Wednesday, January 21st, 2009
Company seeks land for biofuel plant
By Shelley Grieshop
A Michigan-based company is seeking locally-produced chicken manure and wastewater in order to produce biodiesel fuel.
Ron Meyer, representing Optional Energy Partners (OEP), pitched a proposal to Mercer County commissioners Tuesday, asking them to consider investing in a joint venture to create fuel and possibly other byproducts.
Meyer of Botkins said OEP is interested in leasing county-owned land at Club Island in Montezuma, where a small processing plant would be built at OEP's expense near two wastewater settling ponds.
OEP's process to produce fuel involves liquefying chicken manure - which would be purchased from local farmers - with wastewater from the city of Celina and allowing it to ferment to create ethanol. The ethanol then is used as fuel or to accelerate the growth of algae, which is processed into oil for use as diesel fuel, Meyer said.
Another byproduct from the process is "algae cakes," which can be sold as feed for livestock, he said.
The leftover water is clean and could be pumped into Grand Lake if proper licenses and permits are obtained from the EPA, the Ohio Department of Natural Resources and other agencies, Meyer said.
The cost to produce the fuel is about 70 cents per gallon, he added.
To have chicken manure and wastewater available in such close proximity in the county is "an ideal circumstance," company President Dr. Jay Newman told The Daily Standard. However, he admitted that numerous tests would be taken by company officials and their chemists before any steps would be taken by OEP.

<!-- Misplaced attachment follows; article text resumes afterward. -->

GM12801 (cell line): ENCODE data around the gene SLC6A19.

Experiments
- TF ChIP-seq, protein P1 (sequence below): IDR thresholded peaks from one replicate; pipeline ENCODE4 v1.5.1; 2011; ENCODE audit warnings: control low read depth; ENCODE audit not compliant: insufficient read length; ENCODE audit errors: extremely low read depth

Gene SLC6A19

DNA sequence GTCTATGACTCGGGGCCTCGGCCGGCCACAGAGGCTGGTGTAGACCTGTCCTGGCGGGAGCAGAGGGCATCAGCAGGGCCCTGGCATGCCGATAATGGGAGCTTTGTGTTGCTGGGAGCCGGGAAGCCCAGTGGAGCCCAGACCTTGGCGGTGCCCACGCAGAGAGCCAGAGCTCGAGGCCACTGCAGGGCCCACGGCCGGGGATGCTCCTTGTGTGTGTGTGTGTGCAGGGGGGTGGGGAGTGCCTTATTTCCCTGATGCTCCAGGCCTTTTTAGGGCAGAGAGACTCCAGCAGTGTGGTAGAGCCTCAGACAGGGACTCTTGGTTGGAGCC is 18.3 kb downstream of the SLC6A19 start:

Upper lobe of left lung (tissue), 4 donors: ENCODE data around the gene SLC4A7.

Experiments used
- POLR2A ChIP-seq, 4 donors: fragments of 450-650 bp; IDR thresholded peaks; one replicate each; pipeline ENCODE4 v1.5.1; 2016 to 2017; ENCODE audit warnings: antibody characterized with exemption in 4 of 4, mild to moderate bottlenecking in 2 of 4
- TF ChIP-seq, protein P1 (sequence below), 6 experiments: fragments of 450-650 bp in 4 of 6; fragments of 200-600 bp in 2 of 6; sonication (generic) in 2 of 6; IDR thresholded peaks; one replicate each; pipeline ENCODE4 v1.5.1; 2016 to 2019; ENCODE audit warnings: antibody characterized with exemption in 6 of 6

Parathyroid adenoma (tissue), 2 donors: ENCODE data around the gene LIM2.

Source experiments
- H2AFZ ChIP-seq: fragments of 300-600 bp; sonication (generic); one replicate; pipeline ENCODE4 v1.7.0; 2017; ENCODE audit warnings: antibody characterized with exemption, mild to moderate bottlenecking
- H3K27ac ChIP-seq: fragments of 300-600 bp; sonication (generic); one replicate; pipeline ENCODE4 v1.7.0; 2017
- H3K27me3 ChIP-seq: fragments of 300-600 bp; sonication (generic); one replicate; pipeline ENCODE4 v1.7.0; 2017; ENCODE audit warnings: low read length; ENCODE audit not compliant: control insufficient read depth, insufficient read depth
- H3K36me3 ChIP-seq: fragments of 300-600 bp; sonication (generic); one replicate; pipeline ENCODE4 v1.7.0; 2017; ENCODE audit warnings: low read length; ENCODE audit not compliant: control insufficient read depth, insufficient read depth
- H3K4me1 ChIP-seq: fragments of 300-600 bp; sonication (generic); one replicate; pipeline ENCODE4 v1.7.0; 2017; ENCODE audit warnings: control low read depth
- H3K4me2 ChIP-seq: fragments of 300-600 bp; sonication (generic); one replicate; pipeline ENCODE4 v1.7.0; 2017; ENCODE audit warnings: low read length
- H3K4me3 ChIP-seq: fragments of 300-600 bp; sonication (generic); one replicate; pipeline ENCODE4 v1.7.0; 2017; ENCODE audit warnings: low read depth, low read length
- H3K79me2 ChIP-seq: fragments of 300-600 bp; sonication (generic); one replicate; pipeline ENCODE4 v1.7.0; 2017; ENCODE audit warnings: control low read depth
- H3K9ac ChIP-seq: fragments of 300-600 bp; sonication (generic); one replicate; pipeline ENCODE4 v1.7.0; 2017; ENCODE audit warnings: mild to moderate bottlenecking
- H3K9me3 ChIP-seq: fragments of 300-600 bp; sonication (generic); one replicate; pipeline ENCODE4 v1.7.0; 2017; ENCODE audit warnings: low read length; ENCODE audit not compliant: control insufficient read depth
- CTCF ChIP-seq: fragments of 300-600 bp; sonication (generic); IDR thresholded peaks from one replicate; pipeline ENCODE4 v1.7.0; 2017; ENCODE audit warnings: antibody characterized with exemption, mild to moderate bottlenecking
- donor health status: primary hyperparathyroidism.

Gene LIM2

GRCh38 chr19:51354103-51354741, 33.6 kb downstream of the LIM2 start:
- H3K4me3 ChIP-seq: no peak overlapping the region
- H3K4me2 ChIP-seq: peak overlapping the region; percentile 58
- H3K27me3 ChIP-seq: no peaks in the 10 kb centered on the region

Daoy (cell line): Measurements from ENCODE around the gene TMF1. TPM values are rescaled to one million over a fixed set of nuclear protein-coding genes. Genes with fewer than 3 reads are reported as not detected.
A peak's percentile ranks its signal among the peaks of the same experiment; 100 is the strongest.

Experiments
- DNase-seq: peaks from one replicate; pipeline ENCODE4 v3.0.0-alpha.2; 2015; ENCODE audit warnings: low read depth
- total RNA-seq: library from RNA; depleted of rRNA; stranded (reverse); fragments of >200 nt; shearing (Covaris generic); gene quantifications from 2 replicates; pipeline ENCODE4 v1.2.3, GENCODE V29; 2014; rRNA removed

In September the company officially contracted with Sturgis, Mich., officials to build an algae farm there. OEP will harness the energy of methane gas produced by the city's wastewater plant and use it to generate electricity. The electric will provide heat and light to grow algae, which will be processed for biofuels and other products.
As part of the agreement, OEP agrees to supply the city with biofuels at 80 percent of the market price.
Meyer told commissioners the company is not seeking to create a "big enterprise" but wish to keep the business at the local level.
"I think community organizations is the way to go," he said, explaining the fuel produced would mainly be used for county or city transportation needs such as school buses, police cars and fire trucks.
Commissioners told Meyer there already is a lot of competition in the area for the sale of livestock manure - a fact Meyer said he already knew. Last fall, a Cleveland-area company spoke to commissioners about using county land to turn manure into electricity.
Commissioner John Bruns questioned Meyer on the possibility of an odor problem at the proposed plant site at Club Island. Meyer said the odor nearly disappears when the material is being processed. When asked by The Daily Standard about the odor from the 1,500 or so tons of manure that would be stored near the plant, Meyer said it can be treated naturally to reduce the smell.
Bruns also voiced his concern that truck traffic would increase in the area and through the village of Montezuma to U.S. 127. Meyer agreed it could be a problem but didn't immediately offer a solution.
Commissioners told Meyer they'd like to discuss the idea with other area officials and would contact him if there is interest.